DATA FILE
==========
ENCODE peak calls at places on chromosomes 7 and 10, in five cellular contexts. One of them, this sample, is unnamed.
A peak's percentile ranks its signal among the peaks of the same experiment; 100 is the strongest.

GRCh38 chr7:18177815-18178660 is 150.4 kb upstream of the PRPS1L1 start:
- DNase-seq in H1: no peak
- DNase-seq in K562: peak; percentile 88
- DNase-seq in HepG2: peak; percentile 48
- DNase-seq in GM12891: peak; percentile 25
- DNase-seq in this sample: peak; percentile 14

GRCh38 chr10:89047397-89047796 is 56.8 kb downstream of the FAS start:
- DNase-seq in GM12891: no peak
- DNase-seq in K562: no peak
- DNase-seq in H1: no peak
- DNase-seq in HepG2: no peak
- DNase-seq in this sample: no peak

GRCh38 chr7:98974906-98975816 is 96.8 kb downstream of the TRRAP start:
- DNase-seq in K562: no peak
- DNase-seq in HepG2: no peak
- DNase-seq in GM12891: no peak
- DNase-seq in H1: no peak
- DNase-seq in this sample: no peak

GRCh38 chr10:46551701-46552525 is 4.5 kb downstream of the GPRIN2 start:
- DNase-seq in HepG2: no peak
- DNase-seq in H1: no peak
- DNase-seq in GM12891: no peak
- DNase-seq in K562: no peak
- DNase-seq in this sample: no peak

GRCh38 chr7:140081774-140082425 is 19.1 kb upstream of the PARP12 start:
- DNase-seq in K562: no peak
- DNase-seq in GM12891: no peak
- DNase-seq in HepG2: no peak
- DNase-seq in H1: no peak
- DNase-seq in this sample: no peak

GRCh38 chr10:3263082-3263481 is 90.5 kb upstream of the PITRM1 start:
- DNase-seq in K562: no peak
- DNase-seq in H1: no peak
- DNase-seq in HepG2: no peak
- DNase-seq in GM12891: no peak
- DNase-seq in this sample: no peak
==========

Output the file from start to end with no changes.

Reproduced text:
ENCODE peak calls at places on chromosomes 7 and 10, in five cellular contexts. One of them, this sample, is unnamed.
A peak's percentile ranks its signal among the peaks of the same experiment; 100 is the strongest.

GRCh38 chr7:18177815-18178660 is 150.4 kb upstream of the PRPS1L1 start:
- DNase-seq in H1: no peak
- DNase-seq in K562: peak; percentile 88
- DNase-seq in HepG2: peak; percentile 48
- DNase-seq in GM12891: peak; percentile 25
- DNase-seq in this sample: peak; percentile 14

GRCh38 chr10:89047397-89047796 is 56.8 kb downstream of the FAS start:
- DNase-seq in GM12891: no peak
- DNase-seq in K562: no peak
- DNase-seq in H1: no peak
- DNase-seq in HepG2: no peak
- DNase-seq in this sample: no peak

GRCh38 chr7:98974906-98975816 is 96.8 kb downstream of the TRRAP start:
- DNase-seq in K562: no peak
- DNase-seq in HepG2: no peak
- DNase-seq in GM12891: no peak
- DNase-seq in H1: no peak
- DNase-seq in this sample: no peak

GRCh38 chr10:46551701-46552525 is 4.5 kb downstream of the GPRIN2 start:
- DNase-seq in HepG2: no peak
- DNase-seq in H1: no peak
- DNase-seq in GM12891: no peak
- DNase-seq in K562: no peak
- DNase-seq in this sample: no peak

GRCh38 chr7:140081774-140082425 is 19.1 kb upstream of the PARP12 start:
- DNase-seq in K562: no peak
- DNase-seq in GM12891: no peak
- DNase-seq in HepG2: no peak
- DNase-seq in H1: no peak
- DNase-seq in this sample: no peak

GRCh38 chr10:3263082-3263481 is 90.5 kb upstream of the PITRM1 start:
- DNase-seq in K562: no peak
- DNase-seq in H1: no peak
- DNase-seq in HepG2: no peak
- DNase-seq in GM12891: no peak
- DNase-seq in this sample: no peak